During the holidays, there’s an overwhelming sense that we should be happy. Christmas carols are sung, decorations are put up, family and friends reunite and people swap gifts. All of these activities can be wonderful, joyous things. But for many of us, they’re not—and that’s okay.
There are lots of reasons the holidays can be difficult, notably the fact that it feels like everyone expects you to be ‘happy’ and have the Christmas spirit. But if we’re honest, that’s not always possible.
The holidays are a time when grief comes to the forefront. If we have lost a loved one, recently or in years past, we remember them all the more clearly when they’re not celebrating with us.
If a relationship has broken down with our spouse or significant other, Christmas can be an awkward time. We feel lonely, and disappointed that our life isn’t going the way we planned. If the relationship has affected children or extended family, this becomes even more paramount, as they try to maintain a congenial relationship with both parties.
Having to see an ex over the holidays, or feeling like you must ‘share’ your family with them makes the season fraught with tension.
If a loved one is experiencing a debilitating illness like dementia, depression or chronic fatigue, the need to care for them can take over any festive spirit we have. We wrestle with anxiety, frustration and anger, desperately trying to give them a wonderful Christmas experience at the expense of our own.
Or if we are ill, we are simply unable to join in the celebrations or enjoy them in any capacity. Whether we’re stuck at home, are in hospital, or are consumed by thoughts or feelings of anxiety, we feel isolated and lonely.
Throw in elements such as distance, monetary stress, estranged relationships with the family, trauma and work pressure, and this season can fall well short of the ‘happiest time of the year’ everyone boasts about.
So where does this leave those of us who don’t feel festive, but are expected to celebrate anyway?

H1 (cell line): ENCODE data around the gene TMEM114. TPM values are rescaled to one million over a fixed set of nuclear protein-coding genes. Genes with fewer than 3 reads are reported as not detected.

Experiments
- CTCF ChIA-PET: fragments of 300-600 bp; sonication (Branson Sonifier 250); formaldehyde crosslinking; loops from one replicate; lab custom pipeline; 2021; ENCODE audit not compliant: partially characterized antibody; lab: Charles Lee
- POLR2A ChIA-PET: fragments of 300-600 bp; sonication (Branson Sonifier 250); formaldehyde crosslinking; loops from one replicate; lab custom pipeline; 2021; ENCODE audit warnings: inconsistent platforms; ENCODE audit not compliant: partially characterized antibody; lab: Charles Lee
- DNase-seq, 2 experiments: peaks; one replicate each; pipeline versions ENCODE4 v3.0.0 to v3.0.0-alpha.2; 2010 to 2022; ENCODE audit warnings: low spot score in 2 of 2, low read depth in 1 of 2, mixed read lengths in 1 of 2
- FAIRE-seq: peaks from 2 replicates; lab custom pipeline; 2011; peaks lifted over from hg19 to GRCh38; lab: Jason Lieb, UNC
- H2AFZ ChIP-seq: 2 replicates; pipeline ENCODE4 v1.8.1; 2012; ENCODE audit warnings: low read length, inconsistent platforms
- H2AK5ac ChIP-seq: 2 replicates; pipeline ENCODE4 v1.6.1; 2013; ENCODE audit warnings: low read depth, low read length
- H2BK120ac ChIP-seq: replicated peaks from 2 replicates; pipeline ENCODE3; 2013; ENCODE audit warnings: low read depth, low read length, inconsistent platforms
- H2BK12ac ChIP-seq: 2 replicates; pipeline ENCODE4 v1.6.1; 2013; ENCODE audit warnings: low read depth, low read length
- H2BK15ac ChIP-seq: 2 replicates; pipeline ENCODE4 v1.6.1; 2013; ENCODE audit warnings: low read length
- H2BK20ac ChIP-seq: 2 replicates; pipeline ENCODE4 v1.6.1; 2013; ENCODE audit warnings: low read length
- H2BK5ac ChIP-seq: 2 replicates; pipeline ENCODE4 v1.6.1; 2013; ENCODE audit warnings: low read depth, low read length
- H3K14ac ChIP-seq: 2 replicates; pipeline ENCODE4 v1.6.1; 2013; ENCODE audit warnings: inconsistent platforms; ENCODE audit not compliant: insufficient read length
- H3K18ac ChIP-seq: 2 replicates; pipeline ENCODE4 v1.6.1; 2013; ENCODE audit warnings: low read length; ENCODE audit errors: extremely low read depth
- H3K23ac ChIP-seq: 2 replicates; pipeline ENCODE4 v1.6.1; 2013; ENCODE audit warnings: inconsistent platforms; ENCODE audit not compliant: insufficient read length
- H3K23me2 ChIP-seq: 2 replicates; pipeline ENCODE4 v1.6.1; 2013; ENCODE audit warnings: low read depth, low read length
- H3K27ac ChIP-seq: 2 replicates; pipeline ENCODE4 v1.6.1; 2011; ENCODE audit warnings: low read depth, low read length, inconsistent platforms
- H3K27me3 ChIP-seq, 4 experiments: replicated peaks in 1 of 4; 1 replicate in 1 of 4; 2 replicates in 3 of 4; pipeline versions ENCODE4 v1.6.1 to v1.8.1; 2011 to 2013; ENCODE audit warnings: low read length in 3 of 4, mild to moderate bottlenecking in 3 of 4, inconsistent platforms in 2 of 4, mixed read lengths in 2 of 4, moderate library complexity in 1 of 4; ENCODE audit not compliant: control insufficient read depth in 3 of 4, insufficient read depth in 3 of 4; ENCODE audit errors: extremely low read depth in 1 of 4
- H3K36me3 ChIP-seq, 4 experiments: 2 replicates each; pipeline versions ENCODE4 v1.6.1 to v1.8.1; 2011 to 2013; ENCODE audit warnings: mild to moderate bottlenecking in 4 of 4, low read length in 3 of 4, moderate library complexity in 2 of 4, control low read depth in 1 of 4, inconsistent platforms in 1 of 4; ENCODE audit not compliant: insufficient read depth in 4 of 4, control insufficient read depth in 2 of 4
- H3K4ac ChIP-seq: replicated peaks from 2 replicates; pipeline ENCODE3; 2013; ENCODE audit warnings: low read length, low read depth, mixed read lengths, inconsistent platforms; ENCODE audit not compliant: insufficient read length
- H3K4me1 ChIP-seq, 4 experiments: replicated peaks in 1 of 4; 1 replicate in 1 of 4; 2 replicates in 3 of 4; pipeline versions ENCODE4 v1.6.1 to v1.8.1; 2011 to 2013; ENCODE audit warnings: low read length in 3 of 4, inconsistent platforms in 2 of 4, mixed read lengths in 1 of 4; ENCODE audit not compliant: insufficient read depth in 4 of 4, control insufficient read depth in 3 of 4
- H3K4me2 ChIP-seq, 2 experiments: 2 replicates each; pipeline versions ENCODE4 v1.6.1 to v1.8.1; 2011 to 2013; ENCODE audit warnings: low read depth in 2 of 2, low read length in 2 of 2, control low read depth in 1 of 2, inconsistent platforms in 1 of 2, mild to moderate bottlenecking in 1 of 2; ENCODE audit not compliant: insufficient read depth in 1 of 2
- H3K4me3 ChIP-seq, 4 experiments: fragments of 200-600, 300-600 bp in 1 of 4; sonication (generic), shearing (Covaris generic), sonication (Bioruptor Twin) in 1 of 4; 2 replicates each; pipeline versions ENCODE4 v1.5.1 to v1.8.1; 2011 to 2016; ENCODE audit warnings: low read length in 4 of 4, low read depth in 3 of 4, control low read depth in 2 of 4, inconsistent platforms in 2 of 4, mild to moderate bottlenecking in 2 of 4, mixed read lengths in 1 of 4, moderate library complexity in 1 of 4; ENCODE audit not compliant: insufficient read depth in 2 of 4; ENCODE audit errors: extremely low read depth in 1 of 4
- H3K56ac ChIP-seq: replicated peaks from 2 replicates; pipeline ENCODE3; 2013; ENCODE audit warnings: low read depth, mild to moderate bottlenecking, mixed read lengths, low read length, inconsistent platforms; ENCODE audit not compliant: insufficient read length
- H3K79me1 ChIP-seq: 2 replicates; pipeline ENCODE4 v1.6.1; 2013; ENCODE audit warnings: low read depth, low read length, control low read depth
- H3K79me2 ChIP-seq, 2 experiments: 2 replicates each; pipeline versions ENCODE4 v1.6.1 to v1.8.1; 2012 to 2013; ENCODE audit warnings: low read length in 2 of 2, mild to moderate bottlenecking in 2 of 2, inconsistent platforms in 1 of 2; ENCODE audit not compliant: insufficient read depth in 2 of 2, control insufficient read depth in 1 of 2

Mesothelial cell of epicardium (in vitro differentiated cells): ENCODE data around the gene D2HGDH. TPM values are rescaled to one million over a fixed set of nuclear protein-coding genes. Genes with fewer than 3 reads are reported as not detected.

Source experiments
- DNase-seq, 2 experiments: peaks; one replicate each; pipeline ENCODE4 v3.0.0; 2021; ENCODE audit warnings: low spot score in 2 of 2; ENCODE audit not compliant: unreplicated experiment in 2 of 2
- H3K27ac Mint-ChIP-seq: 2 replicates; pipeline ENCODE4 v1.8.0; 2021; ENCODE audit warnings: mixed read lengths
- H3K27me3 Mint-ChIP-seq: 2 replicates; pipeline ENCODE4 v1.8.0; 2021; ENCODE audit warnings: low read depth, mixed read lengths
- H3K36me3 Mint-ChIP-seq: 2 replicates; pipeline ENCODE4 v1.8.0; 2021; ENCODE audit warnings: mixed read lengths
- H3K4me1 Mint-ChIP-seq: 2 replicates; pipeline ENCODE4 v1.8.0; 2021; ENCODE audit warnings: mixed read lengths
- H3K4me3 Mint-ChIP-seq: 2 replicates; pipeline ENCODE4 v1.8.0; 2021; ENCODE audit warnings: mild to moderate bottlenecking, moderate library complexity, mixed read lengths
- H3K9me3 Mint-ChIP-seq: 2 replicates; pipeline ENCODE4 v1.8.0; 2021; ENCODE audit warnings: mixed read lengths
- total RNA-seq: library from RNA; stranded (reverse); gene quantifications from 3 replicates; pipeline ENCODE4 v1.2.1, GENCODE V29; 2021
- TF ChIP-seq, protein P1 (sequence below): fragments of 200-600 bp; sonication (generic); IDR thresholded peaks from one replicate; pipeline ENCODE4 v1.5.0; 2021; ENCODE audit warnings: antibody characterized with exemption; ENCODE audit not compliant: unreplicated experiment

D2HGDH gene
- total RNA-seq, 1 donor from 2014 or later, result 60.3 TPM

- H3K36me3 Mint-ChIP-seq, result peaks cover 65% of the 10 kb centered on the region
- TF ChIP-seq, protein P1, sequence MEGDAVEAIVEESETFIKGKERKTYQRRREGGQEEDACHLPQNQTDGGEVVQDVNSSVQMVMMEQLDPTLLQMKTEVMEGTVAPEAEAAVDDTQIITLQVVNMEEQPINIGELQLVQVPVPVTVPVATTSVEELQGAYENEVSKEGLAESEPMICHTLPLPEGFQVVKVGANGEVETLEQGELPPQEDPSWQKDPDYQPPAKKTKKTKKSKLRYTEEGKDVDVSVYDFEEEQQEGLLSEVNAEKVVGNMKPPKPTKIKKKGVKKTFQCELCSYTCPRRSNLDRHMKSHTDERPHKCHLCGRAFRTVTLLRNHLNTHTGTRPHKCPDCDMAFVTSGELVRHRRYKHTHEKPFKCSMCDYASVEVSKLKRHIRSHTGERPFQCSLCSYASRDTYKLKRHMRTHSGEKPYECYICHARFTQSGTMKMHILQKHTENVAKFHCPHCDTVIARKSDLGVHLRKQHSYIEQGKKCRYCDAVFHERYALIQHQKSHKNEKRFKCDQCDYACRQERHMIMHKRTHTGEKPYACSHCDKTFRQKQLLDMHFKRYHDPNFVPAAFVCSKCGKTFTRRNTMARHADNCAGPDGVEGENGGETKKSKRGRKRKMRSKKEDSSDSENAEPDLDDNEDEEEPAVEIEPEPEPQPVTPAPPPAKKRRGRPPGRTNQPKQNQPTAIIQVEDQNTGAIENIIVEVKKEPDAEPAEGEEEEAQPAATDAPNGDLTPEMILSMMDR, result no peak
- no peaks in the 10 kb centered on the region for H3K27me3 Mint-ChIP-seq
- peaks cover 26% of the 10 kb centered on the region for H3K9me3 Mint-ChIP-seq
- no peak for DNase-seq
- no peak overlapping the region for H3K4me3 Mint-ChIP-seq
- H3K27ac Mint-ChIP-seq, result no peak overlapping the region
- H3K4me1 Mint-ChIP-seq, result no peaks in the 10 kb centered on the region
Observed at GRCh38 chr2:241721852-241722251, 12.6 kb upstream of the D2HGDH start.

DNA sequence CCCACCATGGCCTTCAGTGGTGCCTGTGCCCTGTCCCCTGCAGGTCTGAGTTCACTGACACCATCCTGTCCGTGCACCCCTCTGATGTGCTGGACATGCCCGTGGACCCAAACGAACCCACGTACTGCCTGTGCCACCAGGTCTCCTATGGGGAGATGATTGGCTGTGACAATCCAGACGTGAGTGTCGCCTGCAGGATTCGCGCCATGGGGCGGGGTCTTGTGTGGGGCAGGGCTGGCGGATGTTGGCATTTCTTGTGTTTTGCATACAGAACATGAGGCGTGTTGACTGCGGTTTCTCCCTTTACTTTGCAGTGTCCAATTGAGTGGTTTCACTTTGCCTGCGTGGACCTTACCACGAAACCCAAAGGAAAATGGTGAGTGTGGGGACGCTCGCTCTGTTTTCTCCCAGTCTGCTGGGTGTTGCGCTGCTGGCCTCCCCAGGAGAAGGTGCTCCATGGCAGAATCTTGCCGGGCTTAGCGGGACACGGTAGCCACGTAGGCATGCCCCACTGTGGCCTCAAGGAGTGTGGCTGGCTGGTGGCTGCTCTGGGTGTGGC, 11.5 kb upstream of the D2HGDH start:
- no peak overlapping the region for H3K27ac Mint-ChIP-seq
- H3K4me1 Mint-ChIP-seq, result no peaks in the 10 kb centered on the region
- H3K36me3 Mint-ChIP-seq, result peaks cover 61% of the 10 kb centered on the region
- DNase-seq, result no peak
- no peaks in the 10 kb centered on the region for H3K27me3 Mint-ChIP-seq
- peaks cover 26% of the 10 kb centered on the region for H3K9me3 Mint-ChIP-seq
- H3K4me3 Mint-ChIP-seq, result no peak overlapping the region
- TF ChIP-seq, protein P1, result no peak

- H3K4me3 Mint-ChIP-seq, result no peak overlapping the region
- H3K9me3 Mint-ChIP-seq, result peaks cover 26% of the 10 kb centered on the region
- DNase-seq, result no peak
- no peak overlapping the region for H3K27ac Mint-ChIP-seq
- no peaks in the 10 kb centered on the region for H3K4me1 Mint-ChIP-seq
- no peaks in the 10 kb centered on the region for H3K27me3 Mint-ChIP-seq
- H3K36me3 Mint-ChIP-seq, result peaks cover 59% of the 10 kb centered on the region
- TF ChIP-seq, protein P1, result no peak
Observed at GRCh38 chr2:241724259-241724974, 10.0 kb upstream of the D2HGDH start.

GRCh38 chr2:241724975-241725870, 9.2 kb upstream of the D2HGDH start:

It’s important you know it’s okay to feel broken this season. If you feel pressure to ‘get over it’ and your loved ones don’t understand your struggle, you don’t have to justify it to them. Recognise that your experience is just as valid as the friend who sings Christmas carols at the top of their lungs. Accept that your holiday season looks different to theirs, and know it’s okay.
When we accept our own brokenness and pain, we are able to work through it.
If you are grieving, use the holidays as a tribute to a loved one you miss. Visit their grave, or do their favourite activity in remembrance of them.
If you are heartbroken, allow yourself to cry, and then feel the love of your friends and family.
If your loved one is ill, give yourself permission to rest for a moment before you continue caring for them.
If conflict arises and there is no easy resolution, table the issue and give yourself permission to tackle it in the new year.
If you are alone, volunteer, attend a local church service, or a find a community group to belong to for the day.
If you are sick, love your mind and your body for what it does bring to Christmas Day—you. And despite the confines illness puts you in, give yourself permission to smile if you feel like it.
If the holidays are difficult time for you, tell a friend why. You don’t have to explain your feelings to the whole family or friendship group, but by opening up to a person you trust—someone who is empathetic and understands—you will find strength to get through the season.
If you find yourself in a crisis during the day, call a 24/7 hotline (find a list of international hotlines here).
It is okay to feel broken this holiday season, so be gracious with yourself. You can survive this Christmas, and you will.